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Chris Kirkwood, 27, picked up the javelin nine years ago because coaches told him that his football-conditioned thighs were too large for pole vaulting. What he didn’t foresee was that javelin would lead him on a path of accolades and a trip to the Olympic Trials.
Kirkwood’s score of 229’09” at the Aggie Open on March 10 qualified him for the javelin throw at the June 23 Olympic Trials in Oregon. Kirkwood is raising money so that he can attend the Olympic Trials and train for them by competing in eight out-of-town track meets.
Javelin throwers such as Kirkwood combine strength, agility and speed to throw an 8-foot-long and one-and-a-half-pound spear as far as they can. To qualify for the Olympic Trials, male athletes need to throw a distance of at least 229’07.”
The top 24 javelin thrower finalist from the Olympic Trials will compete for two spots on Team USA.
Originally, Kirkwood, a personal trainer at Fitness Rangers, had planned on financing his Olympic dreams himself.
His client Gordon Fowler, president of 3Fold Communications, suggested that he turn to the Sacramento community to help him raise the money instead.
“I just thought that we should all just get together and have a grassroots movement that could send one of our own to the Olympics or to the Olympic Trials,” Fowler said.
Sacramento residents responded to the call.
Fowler and CEO of Golden Pacific Bank, Kirk Dowdell, discussed a plan to get the business community involved. Through a series of connections, Dowdell was able to elicit the attention of a Hungarian diplomat willing to give Kirkwood a high-quality javelin, his first personal javelin, according to Fowler.
Golden Pacific Bank also donated a free checking account specifically for fundraising, Tru Love Photo donated a free photoshoot to help Kirkwood market himself, Bell Family Chiropractic Center donated massage services and Mission Courier handles his mail-in donations.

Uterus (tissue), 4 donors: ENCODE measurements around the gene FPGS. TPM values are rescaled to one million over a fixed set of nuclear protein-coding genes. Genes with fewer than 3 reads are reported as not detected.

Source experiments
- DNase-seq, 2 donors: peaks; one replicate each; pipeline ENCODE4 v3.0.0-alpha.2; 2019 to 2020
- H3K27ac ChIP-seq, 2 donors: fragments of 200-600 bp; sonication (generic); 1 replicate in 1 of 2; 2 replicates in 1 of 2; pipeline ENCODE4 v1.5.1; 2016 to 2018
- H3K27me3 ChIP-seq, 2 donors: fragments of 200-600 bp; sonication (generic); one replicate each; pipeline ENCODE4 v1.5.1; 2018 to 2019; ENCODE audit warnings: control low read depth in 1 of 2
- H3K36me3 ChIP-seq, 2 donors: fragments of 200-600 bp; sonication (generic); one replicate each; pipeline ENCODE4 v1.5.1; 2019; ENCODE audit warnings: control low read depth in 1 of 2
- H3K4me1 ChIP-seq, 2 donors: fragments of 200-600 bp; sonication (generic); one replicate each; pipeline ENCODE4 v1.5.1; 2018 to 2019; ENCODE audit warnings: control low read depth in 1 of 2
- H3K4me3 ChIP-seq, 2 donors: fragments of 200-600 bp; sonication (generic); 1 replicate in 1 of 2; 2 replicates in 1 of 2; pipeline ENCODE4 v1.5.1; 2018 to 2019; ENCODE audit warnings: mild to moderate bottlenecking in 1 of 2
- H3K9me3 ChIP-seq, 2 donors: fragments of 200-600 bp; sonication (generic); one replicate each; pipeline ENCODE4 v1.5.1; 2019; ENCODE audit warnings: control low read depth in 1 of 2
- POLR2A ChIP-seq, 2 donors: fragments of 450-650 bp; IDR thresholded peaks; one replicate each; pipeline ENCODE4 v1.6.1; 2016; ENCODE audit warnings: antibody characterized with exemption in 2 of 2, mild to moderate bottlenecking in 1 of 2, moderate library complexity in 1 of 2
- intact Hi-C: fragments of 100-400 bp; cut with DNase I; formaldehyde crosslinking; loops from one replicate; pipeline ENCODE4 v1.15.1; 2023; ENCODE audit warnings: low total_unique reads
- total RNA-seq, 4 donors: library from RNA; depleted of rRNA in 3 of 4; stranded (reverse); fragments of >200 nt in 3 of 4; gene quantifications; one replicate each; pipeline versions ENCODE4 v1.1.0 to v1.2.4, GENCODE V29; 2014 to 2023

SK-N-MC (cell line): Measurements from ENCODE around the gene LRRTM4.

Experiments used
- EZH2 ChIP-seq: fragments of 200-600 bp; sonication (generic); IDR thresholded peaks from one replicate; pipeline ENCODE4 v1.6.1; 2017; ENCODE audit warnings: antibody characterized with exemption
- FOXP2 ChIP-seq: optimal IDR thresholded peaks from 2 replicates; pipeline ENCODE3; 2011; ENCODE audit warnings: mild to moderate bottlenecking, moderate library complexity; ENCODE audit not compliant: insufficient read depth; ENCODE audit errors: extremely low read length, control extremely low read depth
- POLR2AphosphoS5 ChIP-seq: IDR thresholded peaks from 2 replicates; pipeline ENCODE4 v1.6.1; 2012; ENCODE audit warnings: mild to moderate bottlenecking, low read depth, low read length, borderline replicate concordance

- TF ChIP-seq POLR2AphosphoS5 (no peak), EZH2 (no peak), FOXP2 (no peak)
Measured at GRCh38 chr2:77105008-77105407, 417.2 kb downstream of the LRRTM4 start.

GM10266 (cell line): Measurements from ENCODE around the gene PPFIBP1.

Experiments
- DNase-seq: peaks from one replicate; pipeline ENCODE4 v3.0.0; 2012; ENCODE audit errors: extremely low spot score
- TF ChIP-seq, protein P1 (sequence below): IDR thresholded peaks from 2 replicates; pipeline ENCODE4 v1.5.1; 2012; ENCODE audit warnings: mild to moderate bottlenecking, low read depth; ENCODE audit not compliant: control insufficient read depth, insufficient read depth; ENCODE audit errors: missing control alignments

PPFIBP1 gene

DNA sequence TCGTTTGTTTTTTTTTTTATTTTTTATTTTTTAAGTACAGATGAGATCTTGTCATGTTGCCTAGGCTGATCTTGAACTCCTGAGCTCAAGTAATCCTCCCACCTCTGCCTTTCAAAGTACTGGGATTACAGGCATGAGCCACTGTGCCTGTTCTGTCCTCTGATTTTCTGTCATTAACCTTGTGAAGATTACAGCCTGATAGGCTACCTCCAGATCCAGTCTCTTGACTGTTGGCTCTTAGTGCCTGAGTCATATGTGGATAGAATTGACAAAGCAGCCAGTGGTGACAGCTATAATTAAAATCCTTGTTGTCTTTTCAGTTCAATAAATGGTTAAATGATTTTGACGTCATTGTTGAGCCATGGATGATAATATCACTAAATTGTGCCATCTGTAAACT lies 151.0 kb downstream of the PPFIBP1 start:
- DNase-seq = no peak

He raised $3,800 from 27 people using the personal fundraising platform Go Fund Me. His goal is $25,000.
“I know how to compete in stuff, but financially it took a lot off my shoulders,” Kirkwood said.
The money goes toward hotel, car rental, flight and entry-fee expenses for out-of-town track meets including the Olympic Trials.
If there is any additional money left, he plans to donate it to a charity or save it to help him train the following year.
Kirkwood said his friends, family and clients have all been very supportive through the entire process and have made contributions to his Go Fund Me page.
Sacramento State track and field Assistant Coach Jeff Magley said he admires Kirkwood’s strong character and work ethic.
“He is a very hard worker who has dedicated himself to this sport and to the event, and it is a testament to him that he has continued to do it, even post collegiately,” Magley said.
Kirkwood first played javelin at Santa Rosa Junior College in his hometown of Sonoma in 2003, but it wasn’t until he transferred to Sacramento State in 2005, he said, that everything began to “click.”
For the two years he attended Sacramento State, he competed in the NCAA western regional championship, a feat accomplished by the top 80 to 100 throwers in the nation.
He broke the school record in 2007 as a senior. He said that breaking the school record made him realize that he had a chance to get to the next level.
“I figured another three/four years I would have a good shot at more than doubling my distance,” he said.
Fowler said he thinks Kirkwood would be an ideal representative of Sacramento at the Olympics.
“He embodies everything about Sacramento that we love: He’s gotten far in his field, he’s generous and donates his time, he is a volunteer coach at Sac State in javelin, he’s a proud resident,” Fowler said.